A team of researchers at the Tel Aviv University has managed to successfully 3D print a small heart by using human tissues which includes blood vessels, biological molecules and collagens. This is considered to be a remarkable achievement as the scientists hope that with the help of this, they can make organ donation to be a thing of the past.
The 3D printed heart is the size of a rabbit’s and it is not fully functional yet. However, the team has pointed out that the technology involved in 3D printing the heart for a human body is essentially the same. There are several steps of improvement left in the heart as the cells need to possess the pumping ability, a crucial working of the heart. Currently, the group of cells can contract but they need to work together. The scientists believe that they can succeed in increasing the efficiency of the method.
So the next step in the line is to make the printed heart grow and mature in the laboratory and make it learn how to function like an actual heart. Only after then can scientists take the decision to use it for transplant in animals for testing their functionality. This is a very time-consuming process and it may take years before this technology can create actual functioning organs that are ready to transplant. Nevertheless, this is a significant progress, as three-dimensional printing has managed to print tissues but not the blood vessels, which is very important for its working.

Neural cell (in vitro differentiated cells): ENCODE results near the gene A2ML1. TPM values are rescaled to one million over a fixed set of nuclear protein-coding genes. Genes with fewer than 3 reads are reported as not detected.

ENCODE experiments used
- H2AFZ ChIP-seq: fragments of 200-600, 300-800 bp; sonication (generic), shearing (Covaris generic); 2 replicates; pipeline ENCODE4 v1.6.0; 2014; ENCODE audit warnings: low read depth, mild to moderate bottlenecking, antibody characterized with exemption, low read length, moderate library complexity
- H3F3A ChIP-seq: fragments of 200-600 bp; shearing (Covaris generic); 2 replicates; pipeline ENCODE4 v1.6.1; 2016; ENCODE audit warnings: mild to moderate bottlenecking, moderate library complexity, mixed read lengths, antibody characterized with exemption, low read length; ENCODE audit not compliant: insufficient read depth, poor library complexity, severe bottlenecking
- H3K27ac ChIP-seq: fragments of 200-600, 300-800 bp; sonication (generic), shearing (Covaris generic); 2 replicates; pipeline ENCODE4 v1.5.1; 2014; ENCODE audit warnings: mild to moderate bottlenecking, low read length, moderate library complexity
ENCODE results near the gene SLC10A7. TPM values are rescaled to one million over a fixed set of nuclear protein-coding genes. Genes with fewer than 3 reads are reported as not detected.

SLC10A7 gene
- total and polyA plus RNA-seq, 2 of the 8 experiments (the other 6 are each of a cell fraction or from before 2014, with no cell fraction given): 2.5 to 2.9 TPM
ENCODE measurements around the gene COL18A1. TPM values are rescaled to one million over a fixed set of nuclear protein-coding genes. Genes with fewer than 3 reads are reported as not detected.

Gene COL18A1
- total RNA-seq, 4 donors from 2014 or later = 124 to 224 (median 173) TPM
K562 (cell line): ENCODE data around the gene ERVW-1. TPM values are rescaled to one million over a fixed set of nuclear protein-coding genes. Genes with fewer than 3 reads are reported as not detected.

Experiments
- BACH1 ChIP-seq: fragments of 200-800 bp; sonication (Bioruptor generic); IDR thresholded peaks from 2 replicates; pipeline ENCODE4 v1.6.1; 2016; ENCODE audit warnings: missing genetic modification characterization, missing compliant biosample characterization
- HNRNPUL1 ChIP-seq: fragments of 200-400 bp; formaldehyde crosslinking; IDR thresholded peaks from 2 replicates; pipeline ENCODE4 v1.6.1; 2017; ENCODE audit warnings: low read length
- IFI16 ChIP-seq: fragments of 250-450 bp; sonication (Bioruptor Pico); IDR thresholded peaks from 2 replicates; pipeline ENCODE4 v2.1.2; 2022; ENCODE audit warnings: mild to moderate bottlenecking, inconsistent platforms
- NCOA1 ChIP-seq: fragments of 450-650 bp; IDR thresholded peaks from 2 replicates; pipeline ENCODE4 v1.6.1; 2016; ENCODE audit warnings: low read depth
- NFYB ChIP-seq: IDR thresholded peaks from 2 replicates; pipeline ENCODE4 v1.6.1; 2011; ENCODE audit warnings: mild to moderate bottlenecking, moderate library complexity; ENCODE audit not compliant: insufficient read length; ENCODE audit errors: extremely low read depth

Dr. Dvir said that this is the first time, a team has successfully managed to engineer and print an entire heart with all the components inside it, the cells, blood vessels, chambers.
Scientists have previously printed cartilage and aortal tissues, but the main challenge was not accomplished, which is to create tissues with complete vascularization, blood vessels, capillaries. In the absence of these, the organs would not survive.
The scientists began the process with fatty tissues extracted from the human body and then they separated the cellular components from the non-cellular components. After that, they programmed these cells to undifferentiated stem cells which can be nudged to form cardiac cells or endothelial cells. The non-cellular materials such as the proteins galore were processed to form a personalized hydrogel which served as printing ink.
Organ printing basically involves three stages. The first stage is called the pre-print stage, which involves scanning the organ. The second stage is printing the organ and the third stage is maturing the organ in a proper environment.